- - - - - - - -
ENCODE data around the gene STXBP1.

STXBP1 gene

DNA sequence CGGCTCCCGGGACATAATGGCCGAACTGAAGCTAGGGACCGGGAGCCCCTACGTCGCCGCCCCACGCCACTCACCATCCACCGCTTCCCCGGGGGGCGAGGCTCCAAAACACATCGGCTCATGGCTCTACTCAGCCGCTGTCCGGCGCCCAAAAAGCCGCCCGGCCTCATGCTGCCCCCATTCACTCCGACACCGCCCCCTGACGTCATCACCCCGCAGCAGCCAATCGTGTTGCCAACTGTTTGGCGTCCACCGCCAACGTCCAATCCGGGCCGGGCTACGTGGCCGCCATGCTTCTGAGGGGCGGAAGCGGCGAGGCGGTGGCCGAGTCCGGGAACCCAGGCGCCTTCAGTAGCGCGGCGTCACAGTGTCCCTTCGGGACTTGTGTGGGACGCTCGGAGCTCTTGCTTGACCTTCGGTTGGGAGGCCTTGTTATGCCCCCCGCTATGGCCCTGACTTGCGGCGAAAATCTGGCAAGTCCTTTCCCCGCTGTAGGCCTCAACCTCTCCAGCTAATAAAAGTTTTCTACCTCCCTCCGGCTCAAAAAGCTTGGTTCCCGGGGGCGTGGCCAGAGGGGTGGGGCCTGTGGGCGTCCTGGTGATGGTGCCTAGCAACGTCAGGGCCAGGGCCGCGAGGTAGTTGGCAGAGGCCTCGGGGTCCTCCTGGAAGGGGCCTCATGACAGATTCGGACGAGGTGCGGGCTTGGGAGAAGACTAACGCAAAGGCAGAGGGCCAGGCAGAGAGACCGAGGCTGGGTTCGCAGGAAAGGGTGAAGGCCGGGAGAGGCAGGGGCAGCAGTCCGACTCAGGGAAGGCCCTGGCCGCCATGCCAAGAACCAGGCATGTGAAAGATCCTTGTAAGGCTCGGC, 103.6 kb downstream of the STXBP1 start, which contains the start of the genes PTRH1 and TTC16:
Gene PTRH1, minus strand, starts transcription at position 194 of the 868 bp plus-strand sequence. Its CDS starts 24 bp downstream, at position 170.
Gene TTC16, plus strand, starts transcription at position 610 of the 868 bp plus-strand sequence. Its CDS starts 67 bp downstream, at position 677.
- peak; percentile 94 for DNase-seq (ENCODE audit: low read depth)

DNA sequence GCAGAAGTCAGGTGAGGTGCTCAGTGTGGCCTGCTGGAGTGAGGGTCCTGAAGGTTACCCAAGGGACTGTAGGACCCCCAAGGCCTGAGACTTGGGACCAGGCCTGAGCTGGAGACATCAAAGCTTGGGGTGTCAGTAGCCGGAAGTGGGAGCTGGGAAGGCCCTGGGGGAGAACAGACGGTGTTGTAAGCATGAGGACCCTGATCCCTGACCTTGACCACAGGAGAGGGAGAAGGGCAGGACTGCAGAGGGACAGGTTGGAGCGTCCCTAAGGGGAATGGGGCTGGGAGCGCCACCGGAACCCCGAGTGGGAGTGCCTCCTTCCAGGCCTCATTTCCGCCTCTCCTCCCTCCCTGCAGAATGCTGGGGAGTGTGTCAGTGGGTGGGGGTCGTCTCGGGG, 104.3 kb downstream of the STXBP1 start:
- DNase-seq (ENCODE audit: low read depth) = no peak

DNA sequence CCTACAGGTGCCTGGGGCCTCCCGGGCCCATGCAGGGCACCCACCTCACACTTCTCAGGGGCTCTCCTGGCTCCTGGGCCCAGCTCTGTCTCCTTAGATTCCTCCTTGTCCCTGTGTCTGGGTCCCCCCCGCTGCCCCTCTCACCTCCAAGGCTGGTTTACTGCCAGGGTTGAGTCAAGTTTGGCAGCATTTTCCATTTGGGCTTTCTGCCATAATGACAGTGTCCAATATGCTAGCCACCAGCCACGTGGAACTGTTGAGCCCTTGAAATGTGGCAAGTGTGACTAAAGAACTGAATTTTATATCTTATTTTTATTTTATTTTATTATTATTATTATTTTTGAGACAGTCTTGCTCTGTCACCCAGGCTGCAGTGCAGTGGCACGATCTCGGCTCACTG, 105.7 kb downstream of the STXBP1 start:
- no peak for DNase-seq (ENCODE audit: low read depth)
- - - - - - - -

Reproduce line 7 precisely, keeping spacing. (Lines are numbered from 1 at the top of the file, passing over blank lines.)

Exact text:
DNA sequence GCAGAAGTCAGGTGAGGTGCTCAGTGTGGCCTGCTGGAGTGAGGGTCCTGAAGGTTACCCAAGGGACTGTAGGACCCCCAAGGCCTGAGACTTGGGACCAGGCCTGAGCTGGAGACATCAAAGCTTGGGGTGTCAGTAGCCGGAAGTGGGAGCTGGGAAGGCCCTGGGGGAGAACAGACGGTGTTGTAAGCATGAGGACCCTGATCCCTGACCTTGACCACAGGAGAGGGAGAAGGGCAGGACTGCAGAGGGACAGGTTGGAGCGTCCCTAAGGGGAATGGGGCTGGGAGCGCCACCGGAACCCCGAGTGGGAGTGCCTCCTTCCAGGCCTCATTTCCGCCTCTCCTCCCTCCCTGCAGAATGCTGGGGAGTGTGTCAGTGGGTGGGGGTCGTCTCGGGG, 104.3 kb downstream of the STXBP1 start: